Other Native American memorabilia
- Religious artifacts. Fetishes and totems are readily available in modern-day Native American markets. They range from under $5 to thousands of dollars. A Hopi Hu Kachina sold for $25,000 in 2011.
- Jewelry. Jewelry is a big part of Native American culture. Some of the most expensive items are Bear Claw bandoliers, with the “claws” actually carved from sheep and deer horns. These can fetch $15,000.
- Musical instruments. Ancient Pueblo drums were often made from cottonwood trunks, milk paint, and hardened hide. They can easily fetch 5 grand.
The ethics of collecting Native American artifacts
Just because someone can own Native American artifacts, doesn’t always mean they should.
There’s an ethical dilemma surrounding the ownership of Native American artifacts. I’m no stranger to exploring these concepts of ethics and assets, and have previously explored the Aboriginal Flag’s controversial ownership.
Sure, modern art sold directly by Native Americans benefits indigenous communities. But what about items that were created hundreds of years ago? Should non-indigenous Americans be able to own and trade these items? What if they were stolen? Who should own them? Do they belong in a museum?
In America, there are federal and state laws preserve the ownership of Native American artifacts. Basically, if you don’t have a permit, you can’t buy, own or sell Indigenous American items found in national parks or on Native American land.
Since the early days of the United States, white settlers have taken Native American artifacts as their own. US history is rife with graverobbing and corpse looting. While some trophies were hidden away in private collections, others became famous, like Geronimo’s war bonnet.
Geronimo was one of the most famous (and notorious) Apache chiefs through the 19th century. He resisted the Anglo-American colonization attempts and evaded capture for decades. His name has become synonymous with bravery and courage, and was the last Chief to officially surrender to the U.S. government.
Eventually, Geronimo was captured and held as a POW until he died. For nearly a century, the Chief’s renowned 8-foot-tall headdress disappeared into oblivion. That is until 1999, when an ad for an authentic Geronimo war bonnet was listed on eBay.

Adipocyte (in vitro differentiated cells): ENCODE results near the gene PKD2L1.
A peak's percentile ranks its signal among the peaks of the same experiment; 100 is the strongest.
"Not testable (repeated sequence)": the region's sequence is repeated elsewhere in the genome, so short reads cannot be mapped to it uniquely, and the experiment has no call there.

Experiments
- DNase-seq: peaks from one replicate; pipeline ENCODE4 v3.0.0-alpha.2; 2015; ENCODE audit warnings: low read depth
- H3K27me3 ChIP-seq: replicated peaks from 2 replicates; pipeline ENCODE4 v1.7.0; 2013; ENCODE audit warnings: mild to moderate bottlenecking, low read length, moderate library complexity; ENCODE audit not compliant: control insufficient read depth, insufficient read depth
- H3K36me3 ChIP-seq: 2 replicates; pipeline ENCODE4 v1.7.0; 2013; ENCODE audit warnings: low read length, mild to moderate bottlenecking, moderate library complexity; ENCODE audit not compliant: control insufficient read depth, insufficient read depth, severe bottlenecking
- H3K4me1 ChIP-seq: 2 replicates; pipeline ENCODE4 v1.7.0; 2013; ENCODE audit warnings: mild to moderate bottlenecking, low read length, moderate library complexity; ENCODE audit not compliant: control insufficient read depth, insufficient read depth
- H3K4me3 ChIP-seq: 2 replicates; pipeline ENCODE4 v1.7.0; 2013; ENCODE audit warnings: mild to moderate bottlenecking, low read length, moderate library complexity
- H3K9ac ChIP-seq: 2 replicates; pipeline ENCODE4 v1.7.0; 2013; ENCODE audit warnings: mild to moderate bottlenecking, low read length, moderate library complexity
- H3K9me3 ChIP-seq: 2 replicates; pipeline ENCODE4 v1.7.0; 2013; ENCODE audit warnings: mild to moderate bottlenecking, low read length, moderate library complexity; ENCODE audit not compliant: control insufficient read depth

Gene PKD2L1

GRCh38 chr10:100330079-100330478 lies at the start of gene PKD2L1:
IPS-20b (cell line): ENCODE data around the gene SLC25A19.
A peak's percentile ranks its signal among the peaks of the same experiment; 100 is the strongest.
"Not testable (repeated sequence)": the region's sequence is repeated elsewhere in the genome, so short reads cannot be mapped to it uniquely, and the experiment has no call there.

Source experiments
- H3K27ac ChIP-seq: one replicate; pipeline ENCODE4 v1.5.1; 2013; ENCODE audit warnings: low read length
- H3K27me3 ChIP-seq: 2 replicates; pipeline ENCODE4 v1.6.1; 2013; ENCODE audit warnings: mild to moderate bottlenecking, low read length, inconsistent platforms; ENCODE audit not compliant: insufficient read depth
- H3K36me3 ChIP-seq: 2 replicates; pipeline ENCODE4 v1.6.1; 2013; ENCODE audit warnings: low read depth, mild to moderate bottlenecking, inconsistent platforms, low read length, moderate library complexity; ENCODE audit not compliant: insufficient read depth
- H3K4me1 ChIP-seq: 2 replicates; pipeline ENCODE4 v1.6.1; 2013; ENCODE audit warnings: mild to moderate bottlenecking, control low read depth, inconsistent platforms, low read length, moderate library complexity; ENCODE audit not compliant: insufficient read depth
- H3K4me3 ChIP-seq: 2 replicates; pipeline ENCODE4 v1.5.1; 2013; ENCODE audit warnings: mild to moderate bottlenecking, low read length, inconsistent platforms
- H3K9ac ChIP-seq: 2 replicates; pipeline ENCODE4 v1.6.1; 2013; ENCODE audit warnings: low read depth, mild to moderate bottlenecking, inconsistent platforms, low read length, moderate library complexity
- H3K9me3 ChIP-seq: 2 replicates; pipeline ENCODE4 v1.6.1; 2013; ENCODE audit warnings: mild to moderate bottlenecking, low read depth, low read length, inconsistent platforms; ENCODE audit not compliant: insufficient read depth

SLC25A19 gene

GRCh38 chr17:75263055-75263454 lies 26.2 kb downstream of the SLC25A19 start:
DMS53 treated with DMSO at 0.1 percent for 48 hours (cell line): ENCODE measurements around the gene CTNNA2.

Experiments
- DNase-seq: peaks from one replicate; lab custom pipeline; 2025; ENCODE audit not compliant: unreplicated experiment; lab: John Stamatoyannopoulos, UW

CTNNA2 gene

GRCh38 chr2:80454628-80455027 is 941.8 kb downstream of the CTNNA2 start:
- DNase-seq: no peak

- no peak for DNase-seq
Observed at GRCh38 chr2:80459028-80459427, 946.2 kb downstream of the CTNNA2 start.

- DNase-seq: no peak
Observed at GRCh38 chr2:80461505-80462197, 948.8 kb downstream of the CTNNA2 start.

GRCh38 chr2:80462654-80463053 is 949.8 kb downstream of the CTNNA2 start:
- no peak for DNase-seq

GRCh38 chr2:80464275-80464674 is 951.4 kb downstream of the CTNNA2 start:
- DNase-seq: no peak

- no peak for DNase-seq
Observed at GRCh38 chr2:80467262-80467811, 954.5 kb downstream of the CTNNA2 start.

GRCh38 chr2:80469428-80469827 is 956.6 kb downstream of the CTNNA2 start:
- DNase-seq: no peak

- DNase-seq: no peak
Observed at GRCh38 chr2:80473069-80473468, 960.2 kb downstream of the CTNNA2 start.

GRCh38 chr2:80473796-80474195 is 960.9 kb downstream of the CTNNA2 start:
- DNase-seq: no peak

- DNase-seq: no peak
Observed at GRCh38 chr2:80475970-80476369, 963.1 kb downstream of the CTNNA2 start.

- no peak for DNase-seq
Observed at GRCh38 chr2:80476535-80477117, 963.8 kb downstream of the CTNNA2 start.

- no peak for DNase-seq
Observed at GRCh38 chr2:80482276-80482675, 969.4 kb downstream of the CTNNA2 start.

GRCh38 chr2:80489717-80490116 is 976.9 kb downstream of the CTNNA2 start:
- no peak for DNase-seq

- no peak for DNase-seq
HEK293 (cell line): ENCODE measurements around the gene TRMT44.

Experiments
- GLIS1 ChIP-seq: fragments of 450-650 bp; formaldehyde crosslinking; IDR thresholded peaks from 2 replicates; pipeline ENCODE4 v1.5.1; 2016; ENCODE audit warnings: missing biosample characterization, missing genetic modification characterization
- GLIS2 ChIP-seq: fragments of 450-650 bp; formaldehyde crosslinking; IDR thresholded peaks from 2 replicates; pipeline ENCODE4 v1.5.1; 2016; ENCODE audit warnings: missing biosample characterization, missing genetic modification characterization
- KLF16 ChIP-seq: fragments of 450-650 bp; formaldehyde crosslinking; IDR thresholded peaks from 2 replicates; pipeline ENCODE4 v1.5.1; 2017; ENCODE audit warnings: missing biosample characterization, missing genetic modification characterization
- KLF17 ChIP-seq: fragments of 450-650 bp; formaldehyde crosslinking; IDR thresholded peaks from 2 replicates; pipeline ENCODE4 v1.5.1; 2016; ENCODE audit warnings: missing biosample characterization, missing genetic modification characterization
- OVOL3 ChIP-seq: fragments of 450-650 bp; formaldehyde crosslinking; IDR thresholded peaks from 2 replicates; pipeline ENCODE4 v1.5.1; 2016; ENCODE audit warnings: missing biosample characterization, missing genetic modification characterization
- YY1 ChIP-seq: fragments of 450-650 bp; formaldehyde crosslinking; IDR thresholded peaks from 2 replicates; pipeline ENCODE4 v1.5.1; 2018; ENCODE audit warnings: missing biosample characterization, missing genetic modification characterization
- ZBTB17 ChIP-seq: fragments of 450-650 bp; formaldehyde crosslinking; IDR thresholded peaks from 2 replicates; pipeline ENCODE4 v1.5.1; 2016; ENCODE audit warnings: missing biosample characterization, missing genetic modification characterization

The headdress was sold to an anonymous buyer for $1.2 million. But the buyer was anonymous for a reason — he was actually an FBI agent. The seller received six months probation.
The thing is, selling Geronimo’s headdress was only illegal because of an obscure technicality. It was made using bald eagle feathers. The bald eagle has been the national bird of the United States since 1782, so only Native Americans with a permit are allowed to own or craft with bald eagle feathers.
Eventually, Geronimo’s headdress landed at the National Museum of the American Indian.
It can be tough to figure out how to respectfully own or trade Native American memorabilia.
Buying at auction may seem safe and legal, but in 2019 alone over 3,000 potentially sensitive item were sold without consultation.
Your best bet is to buy direct from the source.
If you stumble across something and have questions, you can contact tribes via the Bureau of Indian affairs.
Some Native American artifacts can be super valuable, and it’s easy to see why — the craftsmanship, attention to detail, and beautiful artwork spanning tens of thousand years all represent an incredibly unique and rich culture that colonization tried to erode.
How we go about purchasing and collecting those precious artifacts today will ensure the beauty of the Native American civilization is preserved and celebrated for generations to come. 🪶